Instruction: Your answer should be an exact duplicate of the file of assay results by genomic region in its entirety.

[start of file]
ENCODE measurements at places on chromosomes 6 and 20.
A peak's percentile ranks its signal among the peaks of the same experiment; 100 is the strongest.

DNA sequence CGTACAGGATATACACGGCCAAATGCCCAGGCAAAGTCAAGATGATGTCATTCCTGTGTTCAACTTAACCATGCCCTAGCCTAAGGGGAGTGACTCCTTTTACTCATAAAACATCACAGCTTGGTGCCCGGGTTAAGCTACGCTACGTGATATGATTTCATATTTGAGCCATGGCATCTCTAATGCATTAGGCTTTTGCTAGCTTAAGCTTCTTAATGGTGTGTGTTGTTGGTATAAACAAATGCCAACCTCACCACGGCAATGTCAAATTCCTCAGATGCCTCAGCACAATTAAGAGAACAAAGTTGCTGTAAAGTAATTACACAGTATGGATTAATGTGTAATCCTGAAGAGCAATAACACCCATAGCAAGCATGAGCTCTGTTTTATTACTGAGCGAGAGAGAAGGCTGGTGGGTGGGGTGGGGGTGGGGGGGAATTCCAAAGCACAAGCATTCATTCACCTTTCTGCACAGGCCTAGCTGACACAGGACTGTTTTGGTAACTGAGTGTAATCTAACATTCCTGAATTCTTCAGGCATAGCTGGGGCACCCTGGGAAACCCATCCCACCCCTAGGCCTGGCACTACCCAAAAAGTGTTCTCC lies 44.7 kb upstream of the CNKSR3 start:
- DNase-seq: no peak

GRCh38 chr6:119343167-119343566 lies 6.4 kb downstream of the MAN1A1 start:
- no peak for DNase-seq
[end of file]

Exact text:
ENCODE measurements at places on chromosomes 6 and 20.
A peak's percentile ranks its signal among the peaks of the same experiment; 100 is the strongest.

DNA sequence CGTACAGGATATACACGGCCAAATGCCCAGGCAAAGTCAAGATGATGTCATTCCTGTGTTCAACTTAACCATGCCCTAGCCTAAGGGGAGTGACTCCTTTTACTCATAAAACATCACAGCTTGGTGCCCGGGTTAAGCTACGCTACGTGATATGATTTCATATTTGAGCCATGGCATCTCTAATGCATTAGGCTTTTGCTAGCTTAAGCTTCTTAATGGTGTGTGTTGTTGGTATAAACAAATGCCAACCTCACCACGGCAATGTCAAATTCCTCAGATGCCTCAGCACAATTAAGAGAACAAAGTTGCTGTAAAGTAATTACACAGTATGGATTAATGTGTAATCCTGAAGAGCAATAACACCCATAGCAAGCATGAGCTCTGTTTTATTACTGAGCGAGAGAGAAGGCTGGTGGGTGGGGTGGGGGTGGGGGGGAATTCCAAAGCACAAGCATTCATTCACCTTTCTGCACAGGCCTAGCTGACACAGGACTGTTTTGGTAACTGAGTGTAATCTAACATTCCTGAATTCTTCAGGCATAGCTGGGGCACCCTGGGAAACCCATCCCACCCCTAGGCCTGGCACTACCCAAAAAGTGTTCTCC lies 44.7 kb upstream of the CNKSR3 start:
- DNase-seq: no peak

GRCh38 chr6:119343167-119343566 lies 6.4 kb downstream of the MAN1A1 start:
- no peak for DNase-seq